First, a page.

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McGahee spreads offense

The Baltimore Sun

When running back Willis McGahee stepped into Ravens headquarters yesterday, the landscape of the team's offense changed.

Coach Brian Billick talked about how the Ravens can more frequently spread out teams with three receivers because McGahee can run out of single-back formations. Billick spoke about how the team can break out the screen and swing passes again because McGahee is so effective in space.

Those are the types of changes to expect as the Ravens go from a bashing-type runner (Jamal Lewis) to a slashing one (McGahee).

The Ravens also are going from a struggling running back to one who describes himself as the best in the NFL.

"That's how I think," said McGahee, defending a statement he first made about himself in 2005. "I'm not going to sit here and say I'm second to last in the NFL. If I think I'm the best - and that's my mentality - that's how I'm going to approach things. That's just my opinion."

McGahee was acquired Thursday by the Ravens, who sent three draft picks (third- and seventh-round picks this year and a third-rounder next year) to the Buffalo Bills. He then signed a seven-year contract, according to ESPN, that could be worth $40.12 million.

In his half-hour introductory news conference, McGahee was welcomed with questions about his criticized work habits, his reconstructed left knee and his underachieving 2006 season.

So, how does the NFL's self-proclaimed best back explain rushing for a career-low 990 yards last season?

"My situation wasn't that great in Buffalo. I thank God for getting the 990 [yards], to tell you the truth," McGahee said with a laugh. "If you look at it, I missed two games and was facing nine guys in the box a lot. If you get to a better team with receivers, a quarterback, a line helping out, it's going to be hard to stop everybody."

Some people wonder about McGahee's prospects for long-term success in the NFL because he suffered a devastating knee injury in college. During the 2003 Fiesta Bowl, Ohio State's Will Allen put his forearm right into McGahee's knee, causing it to bend backward and tearing three ligaments.

After sitting out his rookie season with the Bills to rehabilitate the knee, McGahee has gone on to produce two 1,000-yard seasons but has averaged 4.0 yards a carry only once.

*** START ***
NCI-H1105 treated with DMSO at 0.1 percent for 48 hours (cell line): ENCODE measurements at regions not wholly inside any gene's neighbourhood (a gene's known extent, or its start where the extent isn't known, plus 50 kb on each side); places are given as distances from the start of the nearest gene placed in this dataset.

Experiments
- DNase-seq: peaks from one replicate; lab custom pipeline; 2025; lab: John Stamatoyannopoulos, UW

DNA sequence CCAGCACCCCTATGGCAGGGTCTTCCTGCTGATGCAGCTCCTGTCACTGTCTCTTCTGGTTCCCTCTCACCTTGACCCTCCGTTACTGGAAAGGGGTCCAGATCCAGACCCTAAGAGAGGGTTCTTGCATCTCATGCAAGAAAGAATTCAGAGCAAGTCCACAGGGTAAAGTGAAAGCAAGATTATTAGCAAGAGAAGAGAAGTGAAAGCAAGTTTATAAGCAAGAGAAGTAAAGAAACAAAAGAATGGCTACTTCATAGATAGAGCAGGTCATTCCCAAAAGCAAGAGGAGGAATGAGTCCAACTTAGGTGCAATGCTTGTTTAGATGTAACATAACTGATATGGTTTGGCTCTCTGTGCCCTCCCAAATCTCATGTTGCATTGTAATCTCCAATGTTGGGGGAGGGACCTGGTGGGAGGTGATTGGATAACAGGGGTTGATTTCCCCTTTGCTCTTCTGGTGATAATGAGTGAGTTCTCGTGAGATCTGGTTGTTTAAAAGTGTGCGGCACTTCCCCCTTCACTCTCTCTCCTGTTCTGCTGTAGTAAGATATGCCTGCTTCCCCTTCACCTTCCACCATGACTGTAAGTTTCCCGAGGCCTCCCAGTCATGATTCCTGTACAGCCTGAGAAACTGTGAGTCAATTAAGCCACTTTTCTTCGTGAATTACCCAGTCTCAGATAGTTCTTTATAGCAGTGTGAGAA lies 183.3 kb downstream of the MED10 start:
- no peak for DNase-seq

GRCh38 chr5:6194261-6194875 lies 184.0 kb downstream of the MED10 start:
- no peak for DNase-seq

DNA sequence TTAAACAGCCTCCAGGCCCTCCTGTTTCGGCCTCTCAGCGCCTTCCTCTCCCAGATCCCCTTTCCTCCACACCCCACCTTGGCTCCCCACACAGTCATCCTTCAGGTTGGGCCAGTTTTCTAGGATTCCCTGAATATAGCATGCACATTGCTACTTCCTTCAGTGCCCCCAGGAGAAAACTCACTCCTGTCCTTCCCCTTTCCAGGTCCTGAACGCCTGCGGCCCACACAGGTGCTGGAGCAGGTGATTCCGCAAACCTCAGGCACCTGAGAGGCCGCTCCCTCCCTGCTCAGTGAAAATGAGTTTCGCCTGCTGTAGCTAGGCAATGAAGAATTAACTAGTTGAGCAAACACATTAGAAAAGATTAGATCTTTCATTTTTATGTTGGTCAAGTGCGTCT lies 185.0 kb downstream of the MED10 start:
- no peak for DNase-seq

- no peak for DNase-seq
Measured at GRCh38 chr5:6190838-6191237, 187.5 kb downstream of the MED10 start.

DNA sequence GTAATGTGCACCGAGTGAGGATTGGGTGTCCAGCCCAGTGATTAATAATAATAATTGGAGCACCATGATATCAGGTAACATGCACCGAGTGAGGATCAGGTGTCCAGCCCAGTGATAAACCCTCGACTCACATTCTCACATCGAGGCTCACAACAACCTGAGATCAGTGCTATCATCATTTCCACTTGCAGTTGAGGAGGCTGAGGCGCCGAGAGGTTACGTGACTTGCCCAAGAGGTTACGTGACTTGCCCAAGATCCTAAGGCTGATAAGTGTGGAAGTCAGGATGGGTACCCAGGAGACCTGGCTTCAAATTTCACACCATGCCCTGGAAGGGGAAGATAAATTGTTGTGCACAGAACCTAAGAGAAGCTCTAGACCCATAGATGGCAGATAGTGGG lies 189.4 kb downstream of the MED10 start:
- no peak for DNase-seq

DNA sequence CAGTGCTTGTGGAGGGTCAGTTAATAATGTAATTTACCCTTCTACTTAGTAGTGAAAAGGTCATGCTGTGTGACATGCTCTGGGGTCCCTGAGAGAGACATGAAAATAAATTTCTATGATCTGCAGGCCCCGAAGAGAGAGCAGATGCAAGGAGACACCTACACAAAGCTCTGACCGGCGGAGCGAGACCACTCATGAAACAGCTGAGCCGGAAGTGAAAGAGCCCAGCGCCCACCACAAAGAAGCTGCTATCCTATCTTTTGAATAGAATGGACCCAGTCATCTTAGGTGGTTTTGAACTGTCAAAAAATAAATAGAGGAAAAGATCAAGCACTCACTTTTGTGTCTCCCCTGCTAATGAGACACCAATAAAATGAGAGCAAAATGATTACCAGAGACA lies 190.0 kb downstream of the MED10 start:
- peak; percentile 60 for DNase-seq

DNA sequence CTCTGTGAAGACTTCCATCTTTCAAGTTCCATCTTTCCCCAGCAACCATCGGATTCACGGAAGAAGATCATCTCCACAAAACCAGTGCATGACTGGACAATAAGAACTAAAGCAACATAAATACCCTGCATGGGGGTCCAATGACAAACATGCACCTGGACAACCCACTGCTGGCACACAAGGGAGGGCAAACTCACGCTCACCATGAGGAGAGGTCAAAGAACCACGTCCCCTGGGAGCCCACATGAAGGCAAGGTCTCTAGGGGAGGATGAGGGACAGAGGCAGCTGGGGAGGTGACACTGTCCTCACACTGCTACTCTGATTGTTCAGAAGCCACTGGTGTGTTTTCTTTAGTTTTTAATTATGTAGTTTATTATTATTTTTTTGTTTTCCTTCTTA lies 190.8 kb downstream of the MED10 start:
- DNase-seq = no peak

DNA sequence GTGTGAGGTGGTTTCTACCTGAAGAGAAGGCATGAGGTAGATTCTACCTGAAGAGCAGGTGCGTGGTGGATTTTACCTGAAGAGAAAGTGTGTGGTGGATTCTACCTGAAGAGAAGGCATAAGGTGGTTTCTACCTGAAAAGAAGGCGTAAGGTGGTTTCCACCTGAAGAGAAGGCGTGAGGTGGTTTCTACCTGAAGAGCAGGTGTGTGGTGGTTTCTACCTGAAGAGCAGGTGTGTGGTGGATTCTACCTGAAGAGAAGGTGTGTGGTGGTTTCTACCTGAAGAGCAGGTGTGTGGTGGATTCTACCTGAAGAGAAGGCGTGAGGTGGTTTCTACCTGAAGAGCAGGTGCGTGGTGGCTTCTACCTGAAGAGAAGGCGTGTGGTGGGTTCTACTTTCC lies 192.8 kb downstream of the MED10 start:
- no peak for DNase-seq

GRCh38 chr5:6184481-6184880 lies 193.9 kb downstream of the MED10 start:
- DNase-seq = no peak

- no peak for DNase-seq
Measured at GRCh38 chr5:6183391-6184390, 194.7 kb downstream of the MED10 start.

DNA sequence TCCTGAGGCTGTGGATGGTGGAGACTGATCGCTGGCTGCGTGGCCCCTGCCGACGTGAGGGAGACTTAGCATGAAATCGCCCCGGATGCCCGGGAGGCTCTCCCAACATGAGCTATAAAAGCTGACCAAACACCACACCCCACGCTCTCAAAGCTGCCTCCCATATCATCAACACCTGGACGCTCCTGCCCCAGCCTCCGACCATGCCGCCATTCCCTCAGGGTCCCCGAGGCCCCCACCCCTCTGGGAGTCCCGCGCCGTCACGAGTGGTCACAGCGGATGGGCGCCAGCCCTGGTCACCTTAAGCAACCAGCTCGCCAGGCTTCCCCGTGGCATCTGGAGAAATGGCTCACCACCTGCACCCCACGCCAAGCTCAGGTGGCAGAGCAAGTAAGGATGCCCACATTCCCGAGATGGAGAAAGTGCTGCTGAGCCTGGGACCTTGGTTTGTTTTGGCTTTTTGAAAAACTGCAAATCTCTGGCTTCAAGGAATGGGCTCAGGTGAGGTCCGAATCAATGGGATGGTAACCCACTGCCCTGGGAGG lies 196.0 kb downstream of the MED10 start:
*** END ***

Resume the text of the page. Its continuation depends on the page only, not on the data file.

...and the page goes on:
"My knee is better than ever," McGahee said. "I really didn't feel comfortable until last year. When I came back, I still had a little hitch and a little limp. As the years went on, it got better and it got stronger. I don't worry about it at all."

The Ravens' doctors examined McGahee yesterday and expressed no concern about his knee.

"I'm not sure you can fully appreciate how difficult that is in terms of the determination and the drive it takes to come back and rehab that in the way that he did," Billick said. "That speaks to the competitiveness and toughness that Willis has shown over his career, which is obviously very attractive to a coach."

Another point of contention with McGahee has been his training habits.

The Bills were disappointed in McGahee for conducting most of his offseason workouts in his native Miami rather than traveling to the team's Buffalo facility.

McGahee said that won't be a problem with the Ravens.

"I'm going to be up here working out," said McGahee, who was flanked by Billick and general manager Ozzie Newsome. "Coach tells me to come up next week, I'll be here next week."

In addition to staying away from Buffalo in the offseason, McGahee was considered a malcontent in western New York because he recently suggested to Penthouse magazine that the Bills should move to Toronto.

"The Toronto remark was taken out of hand," he said. "They asked me what I thought about the team being moved to Toronto. I said, 'Toronto is a nice place, I wouldn't mind playing there.' It came out in a story a couple months later that 'McGahee wants to leave.'"

The other controversy surrounding McGahee concerns his three paternity suits in two years. According to McGahee's relatives, he plays an active role in the lives of all three children.

"If you look at it, I'm not on any child support," he said. "My kids are taken care of."

The Ravens' focus is on the field, where they are excited about the flexibility that comes with McGahee.

Billick can envision McGahee following the lead block of a fullback one play and then lining up alone in the backfield as the Ravens spread out three receivers. The coaching staff wants to take advantage of McGahee's ability to hit the edges as well as pound the ball inside.

"That multiplicity is something that we can tap into and expand what we've done here in the past," Billick said. "The coaches right now are busily trying to find out ways how we can maximize that."

Note -- The Ravens still have not given Pro Bowl offensive tackle Jonathan Ogden a timetable for determining whether he will return next season or retire. "We'll know when Jonathan calls us," said Newsome, who estimated that he has had three or four conversations with Ogden the past six weeks.


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